Puccini’s regretfully unfinished Turandot was premiered at La Scala in 1926 under the baton of Toscanini. It was a likely choice to celebrate Milano Expo 2015, directed by Nikolaus Lehnhoff and conducted with passion and vehemence by La Scala’s new music director, Riccardo Chailly. It also features a new ending composed (in 2001) by modernist Luciano Berio that unfortunately does away with the jubilant and exuberant finale that served well for over 80 years and which one would expect after the cruel and terrifying mayhem of this fairy-tale opera.
The opulent and impressive monumental, symmetrical set suggests a timeless, universal rather than explicitly Chinese milieu with an ever-present bloodthirsty crowd of identical gloomy figures in dark gowns and face masks reminiscent of Stanley Kubrick’s Eyes Wide Shut. Gorgeous colours shift according to the mood of each scene and the central focus is the Emperor or the Princess elongated into divine proportions.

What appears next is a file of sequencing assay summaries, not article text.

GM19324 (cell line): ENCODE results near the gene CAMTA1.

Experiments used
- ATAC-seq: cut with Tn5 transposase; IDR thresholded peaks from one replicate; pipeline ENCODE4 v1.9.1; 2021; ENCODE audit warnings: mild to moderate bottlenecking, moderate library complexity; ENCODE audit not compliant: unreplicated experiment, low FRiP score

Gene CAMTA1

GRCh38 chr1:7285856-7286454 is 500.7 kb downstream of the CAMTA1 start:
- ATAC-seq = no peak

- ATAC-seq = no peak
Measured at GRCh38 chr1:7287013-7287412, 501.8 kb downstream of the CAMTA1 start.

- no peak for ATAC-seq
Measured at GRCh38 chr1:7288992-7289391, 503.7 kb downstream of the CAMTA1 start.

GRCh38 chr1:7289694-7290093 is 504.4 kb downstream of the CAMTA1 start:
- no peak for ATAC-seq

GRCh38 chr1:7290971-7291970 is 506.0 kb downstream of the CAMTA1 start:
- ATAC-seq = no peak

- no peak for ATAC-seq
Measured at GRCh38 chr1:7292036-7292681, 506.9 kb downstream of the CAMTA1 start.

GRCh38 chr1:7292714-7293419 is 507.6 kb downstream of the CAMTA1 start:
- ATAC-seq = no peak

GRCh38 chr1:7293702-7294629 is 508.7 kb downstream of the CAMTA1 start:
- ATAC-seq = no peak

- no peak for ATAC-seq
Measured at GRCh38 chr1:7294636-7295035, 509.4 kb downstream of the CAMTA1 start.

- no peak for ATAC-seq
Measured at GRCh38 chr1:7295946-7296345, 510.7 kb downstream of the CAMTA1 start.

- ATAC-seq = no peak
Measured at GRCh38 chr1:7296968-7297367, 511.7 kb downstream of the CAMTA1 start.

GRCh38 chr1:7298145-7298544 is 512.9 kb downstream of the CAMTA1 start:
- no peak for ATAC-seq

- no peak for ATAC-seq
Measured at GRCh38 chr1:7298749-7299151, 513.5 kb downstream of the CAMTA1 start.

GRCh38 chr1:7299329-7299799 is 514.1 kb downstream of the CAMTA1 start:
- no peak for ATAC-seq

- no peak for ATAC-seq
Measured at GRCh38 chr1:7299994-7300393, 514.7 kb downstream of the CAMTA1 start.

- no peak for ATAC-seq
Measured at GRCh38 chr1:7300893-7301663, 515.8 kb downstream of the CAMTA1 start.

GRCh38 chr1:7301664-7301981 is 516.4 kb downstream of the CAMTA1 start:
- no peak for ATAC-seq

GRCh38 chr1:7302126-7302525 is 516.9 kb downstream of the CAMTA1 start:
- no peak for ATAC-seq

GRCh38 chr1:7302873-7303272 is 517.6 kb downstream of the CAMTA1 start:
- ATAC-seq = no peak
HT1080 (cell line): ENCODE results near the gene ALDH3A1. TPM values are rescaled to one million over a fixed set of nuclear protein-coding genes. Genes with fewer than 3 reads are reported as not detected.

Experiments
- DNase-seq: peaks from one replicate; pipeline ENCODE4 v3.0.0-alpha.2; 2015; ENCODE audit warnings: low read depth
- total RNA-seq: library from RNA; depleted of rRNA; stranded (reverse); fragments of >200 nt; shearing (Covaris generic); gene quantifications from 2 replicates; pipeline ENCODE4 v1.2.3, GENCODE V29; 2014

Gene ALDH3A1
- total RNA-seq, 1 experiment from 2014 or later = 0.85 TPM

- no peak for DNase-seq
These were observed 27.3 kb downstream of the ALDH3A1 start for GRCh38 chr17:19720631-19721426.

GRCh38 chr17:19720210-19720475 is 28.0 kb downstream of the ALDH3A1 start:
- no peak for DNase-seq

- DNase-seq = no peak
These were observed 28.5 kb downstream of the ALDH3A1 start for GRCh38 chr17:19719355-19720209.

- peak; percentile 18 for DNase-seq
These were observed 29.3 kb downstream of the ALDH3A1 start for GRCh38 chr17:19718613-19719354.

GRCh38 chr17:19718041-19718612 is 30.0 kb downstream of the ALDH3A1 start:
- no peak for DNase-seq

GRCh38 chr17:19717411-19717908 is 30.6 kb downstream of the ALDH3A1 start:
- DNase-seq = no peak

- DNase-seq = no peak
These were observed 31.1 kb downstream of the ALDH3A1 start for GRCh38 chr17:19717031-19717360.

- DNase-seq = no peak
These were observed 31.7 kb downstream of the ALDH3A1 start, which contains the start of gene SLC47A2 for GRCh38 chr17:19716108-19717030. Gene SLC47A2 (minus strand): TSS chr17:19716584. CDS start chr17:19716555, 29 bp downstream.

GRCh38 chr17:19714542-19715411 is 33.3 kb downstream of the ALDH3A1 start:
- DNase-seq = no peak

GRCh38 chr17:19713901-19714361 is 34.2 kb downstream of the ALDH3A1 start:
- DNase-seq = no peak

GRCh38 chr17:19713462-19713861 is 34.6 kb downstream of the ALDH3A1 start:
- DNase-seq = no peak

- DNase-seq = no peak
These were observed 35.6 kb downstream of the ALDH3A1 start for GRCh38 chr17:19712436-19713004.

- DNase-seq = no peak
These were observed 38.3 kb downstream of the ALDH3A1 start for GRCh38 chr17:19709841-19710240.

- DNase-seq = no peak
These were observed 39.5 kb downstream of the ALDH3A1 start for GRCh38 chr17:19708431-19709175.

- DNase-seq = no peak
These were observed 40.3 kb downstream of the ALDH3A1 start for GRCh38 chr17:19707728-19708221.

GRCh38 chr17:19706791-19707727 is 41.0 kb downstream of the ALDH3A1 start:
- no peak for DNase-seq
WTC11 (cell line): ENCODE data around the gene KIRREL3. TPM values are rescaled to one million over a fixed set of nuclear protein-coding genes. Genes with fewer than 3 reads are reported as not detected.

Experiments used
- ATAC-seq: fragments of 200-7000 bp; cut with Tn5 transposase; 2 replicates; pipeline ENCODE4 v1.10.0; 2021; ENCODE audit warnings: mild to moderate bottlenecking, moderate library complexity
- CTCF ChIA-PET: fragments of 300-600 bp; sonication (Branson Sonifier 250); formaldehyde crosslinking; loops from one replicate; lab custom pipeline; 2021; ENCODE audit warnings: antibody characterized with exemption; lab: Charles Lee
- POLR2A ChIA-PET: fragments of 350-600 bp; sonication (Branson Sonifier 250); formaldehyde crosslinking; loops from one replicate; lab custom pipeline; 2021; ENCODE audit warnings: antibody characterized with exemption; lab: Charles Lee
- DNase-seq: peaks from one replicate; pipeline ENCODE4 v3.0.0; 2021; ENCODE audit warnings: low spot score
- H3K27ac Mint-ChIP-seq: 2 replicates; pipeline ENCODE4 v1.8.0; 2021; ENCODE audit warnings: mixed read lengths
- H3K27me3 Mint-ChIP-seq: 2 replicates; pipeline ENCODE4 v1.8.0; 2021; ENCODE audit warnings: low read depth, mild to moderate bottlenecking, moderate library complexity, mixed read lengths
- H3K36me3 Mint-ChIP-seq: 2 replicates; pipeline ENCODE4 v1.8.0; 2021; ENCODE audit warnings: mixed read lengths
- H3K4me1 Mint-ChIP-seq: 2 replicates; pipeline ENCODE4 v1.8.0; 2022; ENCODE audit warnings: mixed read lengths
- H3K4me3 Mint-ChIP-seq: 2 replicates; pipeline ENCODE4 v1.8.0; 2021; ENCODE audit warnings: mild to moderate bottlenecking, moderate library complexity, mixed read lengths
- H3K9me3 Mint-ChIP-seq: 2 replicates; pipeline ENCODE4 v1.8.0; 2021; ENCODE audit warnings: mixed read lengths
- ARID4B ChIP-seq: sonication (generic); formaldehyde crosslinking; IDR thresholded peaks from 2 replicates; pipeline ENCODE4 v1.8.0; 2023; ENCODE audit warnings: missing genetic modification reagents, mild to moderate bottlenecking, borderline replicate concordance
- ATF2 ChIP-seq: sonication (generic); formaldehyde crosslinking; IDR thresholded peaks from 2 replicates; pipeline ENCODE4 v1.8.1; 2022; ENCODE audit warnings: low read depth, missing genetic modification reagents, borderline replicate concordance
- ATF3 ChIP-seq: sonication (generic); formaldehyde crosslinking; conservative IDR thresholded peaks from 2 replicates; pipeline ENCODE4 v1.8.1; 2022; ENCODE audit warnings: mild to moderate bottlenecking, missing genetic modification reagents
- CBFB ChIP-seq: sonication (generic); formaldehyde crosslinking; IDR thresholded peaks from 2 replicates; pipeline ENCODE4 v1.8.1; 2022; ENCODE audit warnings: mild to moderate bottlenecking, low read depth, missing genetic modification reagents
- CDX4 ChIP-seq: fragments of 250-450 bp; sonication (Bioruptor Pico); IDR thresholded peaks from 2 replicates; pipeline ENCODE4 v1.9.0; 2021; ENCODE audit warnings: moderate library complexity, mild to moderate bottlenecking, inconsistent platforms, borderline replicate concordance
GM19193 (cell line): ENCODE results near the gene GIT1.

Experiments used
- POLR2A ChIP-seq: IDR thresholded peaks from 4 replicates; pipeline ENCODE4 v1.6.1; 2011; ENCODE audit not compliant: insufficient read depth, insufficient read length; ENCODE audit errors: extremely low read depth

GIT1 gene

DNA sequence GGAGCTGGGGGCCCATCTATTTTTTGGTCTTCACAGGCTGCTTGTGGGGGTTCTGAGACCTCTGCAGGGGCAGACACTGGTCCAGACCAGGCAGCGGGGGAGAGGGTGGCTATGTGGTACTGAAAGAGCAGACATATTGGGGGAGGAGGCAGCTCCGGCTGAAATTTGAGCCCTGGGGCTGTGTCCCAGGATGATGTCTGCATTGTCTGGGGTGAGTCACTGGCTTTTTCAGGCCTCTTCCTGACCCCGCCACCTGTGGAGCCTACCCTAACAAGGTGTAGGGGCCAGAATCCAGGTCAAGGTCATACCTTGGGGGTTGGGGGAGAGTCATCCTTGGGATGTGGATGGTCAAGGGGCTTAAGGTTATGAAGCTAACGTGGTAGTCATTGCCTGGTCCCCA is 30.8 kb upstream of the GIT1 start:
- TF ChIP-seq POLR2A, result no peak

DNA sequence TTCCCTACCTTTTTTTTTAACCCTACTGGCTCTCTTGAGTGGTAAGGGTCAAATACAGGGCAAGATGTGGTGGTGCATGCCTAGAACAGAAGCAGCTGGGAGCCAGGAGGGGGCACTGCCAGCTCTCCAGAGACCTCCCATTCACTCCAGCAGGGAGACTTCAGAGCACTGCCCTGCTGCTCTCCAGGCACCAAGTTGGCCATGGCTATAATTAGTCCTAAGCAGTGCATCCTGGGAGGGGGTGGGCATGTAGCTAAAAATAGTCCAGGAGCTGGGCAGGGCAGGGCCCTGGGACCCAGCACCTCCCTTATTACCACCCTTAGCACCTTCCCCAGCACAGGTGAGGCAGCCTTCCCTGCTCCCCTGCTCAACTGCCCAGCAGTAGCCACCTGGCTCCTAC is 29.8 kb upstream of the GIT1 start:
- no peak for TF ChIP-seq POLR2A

True to the spirit of La Scala the singers are top quality. Famous Swedish soprano Nina Stemme (Turandot) has phenomenal presence in her black multi-dimensional costume, her voice impressive as it soars over the theatre in the showstopper In questa Reggia. The grand tradition of Pavarotti lives on in Aleksandrs Antonenko’s splendid Nessun Dorma. The riddle scene is a spectacular climax with both tenor and soprano in top form dramatically and vocally. Maria Agresta (Liu) was touching, beautifully singing Tanto amore, segreto with a gossamer-like ethereal vocal line. There is a commedia dell’arte quality in the comedy trio of the three Chinese ministers consistent with the surrealistic feel of this unorthodox but impressive and thought-provoking production.